Curious about the further adventures of the HAPIFork that debuted at CES 2013 and got a whole slew of awards? Spend a minute moment (audio 0:51) at lunch with two Health 2.0 writers and inventor Jacques Lépine. Don’t eat too fast or it will buzz–and you can see your eating patterns on HAPIFork’s online dashboard via Bluetooth to mobile or cable to PC. It finally made it to Kickstarter (20 percent to their goal) and $89 will get you one in September…..What is the Synergistic Physio-Neuro Platform (SynPhNe–pronounced ‘symphony’)? A new stroke rehabilitation system from Singapore’s Nanyang Technological University for patients which have lost the use of an arm. The arm band monitors muscle movements through guided exercises, and if one can’t be completed, uses the sensor readings to determine why, and then explains it to the user so that they can improve. Gizmag….DARPA’s ARM (Autonomous Robotic Manipulation) is a heavyweight set of two robotic arms to perform coordinated actions and manipulate objects on task-level commands. Currently in test, potential is in heavy moving or dangerous situations including defusing unexploded IEDs. Have Two Arms, Will Work (Armed With Science)….Skype ‘n’ psych a no-no, according to Marlene M. Maheu, PhD, head of the TeleMental Health Institute, due to privacy concerns with the popular online video platform–and even secure telemedicine platforms may have liability problems for psychiatric use. Psychiatric Times.

Wearable alert: DARPA’s tinier-than-a-penny nav device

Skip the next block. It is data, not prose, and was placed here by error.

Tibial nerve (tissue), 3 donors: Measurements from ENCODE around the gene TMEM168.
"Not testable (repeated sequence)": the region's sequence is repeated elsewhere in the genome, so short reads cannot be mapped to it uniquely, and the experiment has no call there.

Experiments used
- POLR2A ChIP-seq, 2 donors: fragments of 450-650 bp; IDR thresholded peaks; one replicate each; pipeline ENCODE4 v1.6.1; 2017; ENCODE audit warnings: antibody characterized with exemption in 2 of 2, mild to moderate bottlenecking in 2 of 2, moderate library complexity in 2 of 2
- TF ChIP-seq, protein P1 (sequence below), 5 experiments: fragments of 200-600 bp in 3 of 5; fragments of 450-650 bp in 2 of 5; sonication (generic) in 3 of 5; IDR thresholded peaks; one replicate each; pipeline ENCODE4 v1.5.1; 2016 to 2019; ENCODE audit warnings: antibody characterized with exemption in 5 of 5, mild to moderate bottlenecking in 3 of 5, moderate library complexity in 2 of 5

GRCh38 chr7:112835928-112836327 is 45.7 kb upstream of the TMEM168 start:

[grow_thumb image=”http://telecareaware.com/wp-content/uploads/2013/04/timu.jpg” thumb_width=”150″ /]Misfit, UnderArmour, Fraunhofer Institute, Samsung, Apple, GuideMeHome and even Avery Dennison, listen up: the US Department of Defense via DARPA (Defense Advanced Research Projects Agency, a/k/a the Internet’s real dad) researchers at the University of Michigan have developed a timing and inertial measurement unit (TIMU) that monitors motion, acceleration, time and positioning–without GPS. This navigation chip packs internal clocks, gyroscopes and accelerometers into 10 cubic millimeters fitting quite comfortably in the center of a US penny. Defense usage is backup for military devices in case of malfunctioning/unavailable GPS. In the civilian market, the easy one is wearables particularly for safety (e.g. gait detection, falling)–but the other is backup to in-car and cell phone systems dependent on GPS which, if knocked out, can present inconvenience to hazard. Extreme Miniaturization…. (DARPA.mil)  PopSci’s once-over-lightly.